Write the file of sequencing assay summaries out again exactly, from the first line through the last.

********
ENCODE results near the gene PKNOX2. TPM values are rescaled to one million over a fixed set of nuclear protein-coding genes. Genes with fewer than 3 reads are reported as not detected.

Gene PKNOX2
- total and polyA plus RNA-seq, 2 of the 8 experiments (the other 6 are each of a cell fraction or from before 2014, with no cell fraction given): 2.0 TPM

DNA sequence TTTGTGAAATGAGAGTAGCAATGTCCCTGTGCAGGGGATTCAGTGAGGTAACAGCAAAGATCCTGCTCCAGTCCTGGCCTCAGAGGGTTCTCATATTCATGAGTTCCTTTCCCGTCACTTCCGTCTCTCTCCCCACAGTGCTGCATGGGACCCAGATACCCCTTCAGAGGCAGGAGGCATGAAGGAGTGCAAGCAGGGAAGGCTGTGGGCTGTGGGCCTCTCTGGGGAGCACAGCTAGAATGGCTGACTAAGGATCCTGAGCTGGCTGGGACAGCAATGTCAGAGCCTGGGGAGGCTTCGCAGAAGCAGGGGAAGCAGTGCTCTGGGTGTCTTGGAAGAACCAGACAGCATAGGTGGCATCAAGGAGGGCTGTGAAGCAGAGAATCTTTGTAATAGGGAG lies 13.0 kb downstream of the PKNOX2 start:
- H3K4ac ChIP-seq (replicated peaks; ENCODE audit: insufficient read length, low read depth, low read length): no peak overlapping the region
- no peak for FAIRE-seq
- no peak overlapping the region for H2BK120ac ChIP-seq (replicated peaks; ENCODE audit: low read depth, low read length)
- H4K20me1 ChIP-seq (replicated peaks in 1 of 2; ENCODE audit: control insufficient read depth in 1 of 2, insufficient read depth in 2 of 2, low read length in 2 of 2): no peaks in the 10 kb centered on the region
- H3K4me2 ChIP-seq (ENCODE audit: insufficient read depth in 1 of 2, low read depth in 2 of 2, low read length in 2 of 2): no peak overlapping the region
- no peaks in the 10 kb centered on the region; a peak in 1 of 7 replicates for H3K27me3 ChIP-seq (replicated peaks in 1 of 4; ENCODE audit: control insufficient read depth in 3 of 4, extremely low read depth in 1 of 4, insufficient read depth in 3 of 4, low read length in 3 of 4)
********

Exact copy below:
ENCODE results near the gene PKNOX2. TPM values are rescaled to one million over a fixed set of nuclear protein-coding genes. Genes with fewer than 3 reads are reported as not detected.

Gene PKNOX2
- total and polyA plus RNA-seq, 2 of the 8 experiments (the other 6 are each of a cell fraction or from before 2014, with no cell fraction given): 2.0 TPM

DNA sequence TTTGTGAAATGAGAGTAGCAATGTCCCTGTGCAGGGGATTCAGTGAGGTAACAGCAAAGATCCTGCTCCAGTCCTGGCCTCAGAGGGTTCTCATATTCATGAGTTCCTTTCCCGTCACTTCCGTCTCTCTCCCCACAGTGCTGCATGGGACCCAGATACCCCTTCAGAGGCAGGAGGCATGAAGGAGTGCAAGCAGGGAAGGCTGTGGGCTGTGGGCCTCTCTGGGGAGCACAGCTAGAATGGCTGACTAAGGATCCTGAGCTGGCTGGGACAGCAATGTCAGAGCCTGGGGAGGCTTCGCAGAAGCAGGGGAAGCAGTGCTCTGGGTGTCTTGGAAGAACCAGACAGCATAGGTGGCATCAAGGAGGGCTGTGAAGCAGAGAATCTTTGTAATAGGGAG lies 13.0 kb downstream of the PKNOX2 start:
- H3K4ac ChIP-seq (replicated peaks; ENCODE audit: insufficient read length, low read depth, low read length): no peak overlapping the region
- no peak for FAIRE-seq
- no peak overlapping the region for H2BK120ac ChIP-seq (replicated peaks; ENCODE audit: low read depth, low read length)
- H4K20me1 ChIP-seq (replicated peaks in 1 of 2; ENCODE audit: control insufficient read depth in 1 of 2, insufficient read depth in 2 of 2, low read length in 2 of 2): no peaks in the 10 kb centered on the region
- H3K4me2 ChIP-seq (ENCODE audit: insufficient read depth in 1 of 2, low read depth in 2 of 2, low read length in 2 of 2): no peak overlapping the region
- no peaks in the 10 kb centered on the region; a peak in 1 of 7 replicates for H3K27me3 ChIP-seq (replicated peaks in 1 of 4; ENCODE audit: control insufficient read depth in 3 of 4, extremely low read depth in 1 of 4, insufficient read depth in 3 of 4, low read length in 3 of 4)